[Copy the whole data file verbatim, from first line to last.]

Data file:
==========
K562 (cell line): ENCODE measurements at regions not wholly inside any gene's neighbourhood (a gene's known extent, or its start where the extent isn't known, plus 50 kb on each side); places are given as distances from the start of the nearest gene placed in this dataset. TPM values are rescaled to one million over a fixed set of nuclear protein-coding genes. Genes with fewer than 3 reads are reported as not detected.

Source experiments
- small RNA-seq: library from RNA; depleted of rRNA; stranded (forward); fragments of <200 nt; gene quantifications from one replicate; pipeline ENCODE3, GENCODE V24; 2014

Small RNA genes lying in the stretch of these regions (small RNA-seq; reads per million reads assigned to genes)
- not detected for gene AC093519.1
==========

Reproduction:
K562 (cell line): ENCODE measurements at regions not wholly inside any gene's neighbourhood (a gene's known extent, or its start where the extent isn't known, plus 50 kb on each side); places are given as distances from the start of the nearest gene placed in this dataset. TPM values are rescaled to one million over a fixed set of nuclear protein-coding genes. Genes with fewer than 3 reads are reported as not detected.

Source experiments
- small RNA-seq: library from RNA; depleted of rRNA; stranded (forward); fragments of <200 nt; gene quantifications from one replicate; pipeline ENCODE3, GENCODE V24; 2014

Small RNA genes lying in the stretch of these regions (small RNA-seq; reads per million reads assigned to genes)
- not detected for gene AC093519.1